Expanding the scope of just transitions: Towards localized solutions and community-level dynamics 8/14/2021

Expanding the scope of just transitions: Towards localized solutions and community-level dynamics

Payne Institute Director Morgan D. Bazilian, Sanya Carley, David Konisky, Fellow Hisham Zerriffi, Sandeep Pai, and Fellow Brad Handler write about the academic interpretation of the concept of just transitions has evolved considerably over the last two decades. What was generally addressed in academic research in a technocratic way, with a primary focus on job replacement and the costs thereof, has given way to broader societal thinking around the need to address injustice in legacy energy systems.  We argue that further tools based in inter-disciplinary science, social science, and humanities approaches need to be adopted to evaluate communities’ experiences with transitions and to better design and implement policy and regulation.  August 14, 2021.

Understanding the nexus of energy, environment and conflict: An overview 8/13/2021

Understanding the nexus of energy, environment and conflict: An overview

Samuel W. Kerber, Payne Institute Fellow Alexander Q. Gilbert, Faculty Fellow Mark R. Deinert, and Director Morgan D. Bazilian write about how energy, environment, and conflict are each the subject of significant research efforts. However, their nexus has received relatively little attention, and even less when climatic shifts are considered. Here, we examine existing literature on these individual areas, their overlaps, and elucidate the fundamental gaps in understanding their nexus.  August 13, 2021.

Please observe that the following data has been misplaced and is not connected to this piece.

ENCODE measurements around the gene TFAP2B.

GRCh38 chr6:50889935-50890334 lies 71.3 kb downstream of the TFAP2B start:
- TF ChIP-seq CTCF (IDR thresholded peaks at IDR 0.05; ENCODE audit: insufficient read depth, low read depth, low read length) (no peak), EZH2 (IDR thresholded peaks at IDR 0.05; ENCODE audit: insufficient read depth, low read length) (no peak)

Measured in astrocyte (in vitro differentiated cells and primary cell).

AR6 Climate Change 2021: The Physical Science Basis Report 8/10/2021

AR6 Climate Change 2021: The Physical Science Basis Report

Several Payne Institute Fellows contributed to this monumental report with the most up-to-date physical understanding of the climate system and climate change, bringing together the latest advances in climate science, and combining multiple lines of evidence from paleoclimate, observations, process understanding, and global and regional climate simulations.  August 10, 2021.

 

The Payne Institute experts are regional, national, and international leaders in applied research in natural resources, energy, and the environment. Our team is involved in a wide variety of research projects in these fields, and are committed to sharing these results with academic and professional audiences.

 

DISCLAIMER: The opinions, beliefs, and viewpoints expressed are those of the author alone and do not reflect the opinions, beliefs, viewpoints, or official policies of the Payne Institute or Colorado School of Mines.